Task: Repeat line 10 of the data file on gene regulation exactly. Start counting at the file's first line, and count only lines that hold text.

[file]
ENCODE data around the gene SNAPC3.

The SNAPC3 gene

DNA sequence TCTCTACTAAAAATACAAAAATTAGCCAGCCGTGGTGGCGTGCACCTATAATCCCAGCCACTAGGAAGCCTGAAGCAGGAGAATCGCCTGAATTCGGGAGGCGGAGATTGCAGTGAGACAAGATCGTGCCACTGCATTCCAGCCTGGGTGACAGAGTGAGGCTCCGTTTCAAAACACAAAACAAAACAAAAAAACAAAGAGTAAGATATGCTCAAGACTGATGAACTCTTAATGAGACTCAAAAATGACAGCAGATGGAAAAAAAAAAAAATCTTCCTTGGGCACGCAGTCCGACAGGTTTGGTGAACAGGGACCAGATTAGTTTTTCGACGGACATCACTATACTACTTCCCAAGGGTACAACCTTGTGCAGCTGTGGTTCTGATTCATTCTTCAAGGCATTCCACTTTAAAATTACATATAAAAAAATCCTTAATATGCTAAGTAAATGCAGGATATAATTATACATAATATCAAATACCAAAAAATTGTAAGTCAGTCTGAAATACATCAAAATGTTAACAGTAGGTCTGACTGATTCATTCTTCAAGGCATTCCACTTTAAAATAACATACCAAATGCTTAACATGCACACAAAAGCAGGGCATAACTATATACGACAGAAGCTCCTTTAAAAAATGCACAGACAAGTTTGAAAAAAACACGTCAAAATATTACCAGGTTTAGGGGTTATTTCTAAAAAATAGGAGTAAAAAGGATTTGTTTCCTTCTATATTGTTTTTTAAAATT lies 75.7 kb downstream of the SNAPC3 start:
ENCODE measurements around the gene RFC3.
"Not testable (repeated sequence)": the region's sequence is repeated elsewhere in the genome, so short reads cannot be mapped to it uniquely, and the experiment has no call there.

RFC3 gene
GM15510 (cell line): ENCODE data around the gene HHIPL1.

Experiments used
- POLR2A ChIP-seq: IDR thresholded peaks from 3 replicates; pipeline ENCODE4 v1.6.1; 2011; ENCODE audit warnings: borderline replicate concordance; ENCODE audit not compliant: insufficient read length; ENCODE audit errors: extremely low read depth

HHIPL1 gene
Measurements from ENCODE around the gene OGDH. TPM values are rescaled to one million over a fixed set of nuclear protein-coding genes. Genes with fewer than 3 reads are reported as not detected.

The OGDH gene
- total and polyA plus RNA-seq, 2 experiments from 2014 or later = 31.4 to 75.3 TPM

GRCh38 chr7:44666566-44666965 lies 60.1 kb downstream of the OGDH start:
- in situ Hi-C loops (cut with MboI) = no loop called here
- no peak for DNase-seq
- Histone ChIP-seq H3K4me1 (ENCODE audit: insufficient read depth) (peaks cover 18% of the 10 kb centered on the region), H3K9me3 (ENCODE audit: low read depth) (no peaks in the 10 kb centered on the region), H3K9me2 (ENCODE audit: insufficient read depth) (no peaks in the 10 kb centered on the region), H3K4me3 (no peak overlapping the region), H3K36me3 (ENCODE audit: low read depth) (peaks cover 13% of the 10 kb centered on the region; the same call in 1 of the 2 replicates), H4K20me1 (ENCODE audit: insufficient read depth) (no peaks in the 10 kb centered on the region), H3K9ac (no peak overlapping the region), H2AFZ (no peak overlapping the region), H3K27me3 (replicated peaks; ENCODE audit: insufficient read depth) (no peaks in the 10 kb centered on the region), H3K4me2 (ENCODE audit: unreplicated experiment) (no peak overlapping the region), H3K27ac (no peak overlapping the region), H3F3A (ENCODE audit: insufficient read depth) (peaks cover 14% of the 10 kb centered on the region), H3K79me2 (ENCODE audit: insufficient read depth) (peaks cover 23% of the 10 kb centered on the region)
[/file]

HHIPL1 gene